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Thomas Fitzsimmons 09-15-2008 06:43 AM

Packaging guidelines - do we need to repack jars for noarch Java packages?
 
Sean Flanigan <sflaniga@redhat.com> writes:

> G'day!
>
> I've been creating a package for eclipse-nls
> <https://bugzilla.redhat.com/show_bug.cgi?id=456972>, and I added this
> to my spec file:
>
> # Disable repacking of jars, since it takes forever for all the little
> jars,
> # and we don't need multilib anyway:
> %define __jar_repack %{nil}
>
> I haven't found a good explanation of the reasons behind jar repacking,
> but I gather it's something to do with multilib. What happens if you
> don't repack when you should?
>
> Jar repacking is incredibly slow when you have lots of little plugins
> (hello Eclipse!), so avoiding it is nice.
>
> I'm pretty sure it's safe to skip repacking in my case, because my
> package contains nothing except .properties files inside Eclipse plugins
> which are in jars when I download them, but is it safe to do in more
> general cases, such as noarch packages?
>
> Is there anything useful we could add to the guidelines?

brp-java-repack-jars is meant to eliminate multilib conflicts for
arch-dependent packages that include both arch-independent JARs under
/usr/share/java and GCJ-compiled .jar.sos under /usr/lib*. JAR encodes
a timestamp in archives it produces, so RPM's checksum-based conflict
detection algorithm forbids installation of two otherwise identical JARs
built at different times. Such conflicts affect Java packages that
provide GCJ support. The problem doesn't exist for noarch Java
packages.

A small number of Java packages must be built arch-specific -- even if
they do not provide GCJ support -- because they contain JNI DSOs.
Running brp-java-repack-jars would seem to be necessary for these
packages, except that the Java guidelines specify that JNI-using JAR
files should be installed in %{_libdir}/%{name} [1].

The short answer is: if you follow the Java packaging guidelines, you
only need to run brp-java-repack-jars on packages that include
arch-independent JAR files under /usr/share and that also include
GCJ-compiled .jar.so files. So ideally brp-java-repack-jars should not
be run by default, but should instead be rolled into aot-compile-rpm.
That would eliminate "%define __jar_repack %{nil}" spec file hacks.

Tom

1. http://fedoraproject.org/wiki/Packaging/Java#Packaging_JAR_files_that_use_JNI

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Thomas Fitzsimmons 09-16-2008 11:01 AM

Packaging guidelines - do we need to repack jars for noarch Java packages?
 
Sean Flanigan <sflaniga@redhat.com> writes:

> Thomas Fitzsimmons wrote:
>> brp-java-repack-jars is meant to eliminate multilib conflicts for
>> arch-dependent packages that include both arch-independent JARs under
>> /usr/share/java and GCJ-compiled .jar.sos under /usr/lib*. JAR encodes
>> a timestamp in archives it produces, so RPM's checksum-based conflict
>> detection algorithm forbids installation of two otherwise identical JARs
>> built at different times. Such conflicts affect Java packages that
>> provide GCJ support. The problem doesn't exist for noarch Java
>> packages.
>>
>> A small number of Java packages must be built arch-specific -- even if
>> they do not provide GCJ support -- because they contain JNI DSOs.
>> Running brp-java-repack-jars would seem to be necessary for these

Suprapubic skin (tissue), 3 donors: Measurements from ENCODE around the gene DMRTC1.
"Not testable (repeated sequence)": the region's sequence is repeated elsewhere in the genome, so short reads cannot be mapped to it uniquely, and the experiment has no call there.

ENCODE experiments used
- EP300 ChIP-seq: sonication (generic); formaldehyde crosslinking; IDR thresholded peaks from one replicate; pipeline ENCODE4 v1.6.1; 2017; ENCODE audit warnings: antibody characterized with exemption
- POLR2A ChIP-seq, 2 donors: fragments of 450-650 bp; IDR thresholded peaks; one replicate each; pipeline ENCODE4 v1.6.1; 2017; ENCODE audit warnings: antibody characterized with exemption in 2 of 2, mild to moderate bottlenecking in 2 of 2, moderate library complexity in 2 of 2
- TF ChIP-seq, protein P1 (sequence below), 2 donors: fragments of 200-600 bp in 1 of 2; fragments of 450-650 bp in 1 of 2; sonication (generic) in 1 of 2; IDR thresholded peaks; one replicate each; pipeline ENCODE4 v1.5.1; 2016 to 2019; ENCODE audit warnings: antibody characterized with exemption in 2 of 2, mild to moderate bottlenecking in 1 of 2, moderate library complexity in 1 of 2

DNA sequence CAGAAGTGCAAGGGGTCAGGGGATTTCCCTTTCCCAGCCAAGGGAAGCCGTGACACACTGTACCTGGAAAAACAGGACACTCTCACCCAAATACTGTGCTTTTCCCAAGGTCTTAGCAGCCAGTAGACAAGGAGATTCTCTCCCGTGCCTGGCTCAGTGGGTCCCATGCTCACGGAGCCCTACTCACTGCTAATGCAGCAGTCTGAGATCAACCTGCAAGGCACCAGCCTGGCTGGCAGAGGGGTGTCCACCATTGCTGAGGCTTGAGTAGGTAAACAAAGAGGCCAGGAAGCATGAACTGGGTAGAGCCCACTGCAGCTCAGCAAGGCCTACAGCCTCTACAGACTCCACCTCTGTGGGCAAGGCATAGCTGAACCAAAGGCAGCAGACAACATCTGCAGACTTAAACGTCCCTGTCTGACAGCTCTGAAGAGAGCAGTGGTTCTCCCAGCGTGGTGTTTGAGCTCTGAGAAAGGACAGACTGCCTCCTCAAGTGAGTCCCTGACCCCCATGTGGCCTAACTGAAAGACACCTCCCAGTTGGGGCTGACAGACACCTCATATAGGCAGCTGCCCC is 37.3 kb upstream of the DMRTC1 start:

>> packages, except that the Java guidelines specify that JNI-using JAR
>> files should be installed in %{_libdir}/%{name} [1].
>>
>> The short answer is: if you follow the Java packaging guidelines, you
>> only need to run brp-java-repack-jars on packages that include
>> arch-independent JAR files under /usr/share and that also include
>> GCJ-compiled .jar.so files. So ideally brp-java-repack-jars should not
>> be run by default, but should instead be rolled into aot-compile-rpm.
>> That would eliminate "%define __jar_repack %{nil}" spec file hacks.
>>
>> Tom
>>
>> 1. http://fedoraproject.org/wiki/Packaging/Java#Packaging_JAR_files_that_use_JNI
>
> Thanks for the explanation, Tom. I think I got most of it, with help
> from an interpreter.
>
> So, a jar only needs to be repacked if (a) it is destined for
> /usr/share/ and (b) it belongs to an arch-specific package. Have I got
> that right?

Yes.

> It sounds like repacking would be totally unnecessary if /usr/share/
> jars were required to be in noarch sub-packages. Is that too
> impractical? (I'm new to packaging. Can you tell?)

We have discussed solutions like that before. It used to be that
rpmbuild didn't allow multiple different BuildArch tags in a single spec
file. I suspect that's still the case.

> BTW, next time someone is looking at brb-java-repack-jars, they might
> want to check the status of this patch against Info-Zip:
> <http://sourceforge.net/tracker/index.php?func=detail&aid=2105163&group_id=118012& atid=679788>
>
> It's a patch for zipnote which can edit the timestamps inside a zip
> file. At the moment, it works on jar files (I just checked - the
> checksums match!), but ordinary zip files tend to have other timestamps
> which aren't handled yet. And my quick port to Zip 3.0 segfaults, I
> just discovered.
>
> brb-java-repack-jars could use the patched zipnote to edit the
> timestamps without having to repack the jars, but I suppose there's more
> benefit in the aot-compile-rpm work mentioned above. Still, once Zip
> 3.1 becomes available to the Fedora build system, it would be pretty
> easy to change brb-java-repack-jars. Assuming the patch, or something
> like it, makes it into Zip 3.1, that is.

Your zipnote patch sounds promising. aot-compile-rpm should likely make
use of it when it's ready. I'm glad to see someone's trying to
eliminate this annoyance.

Tom

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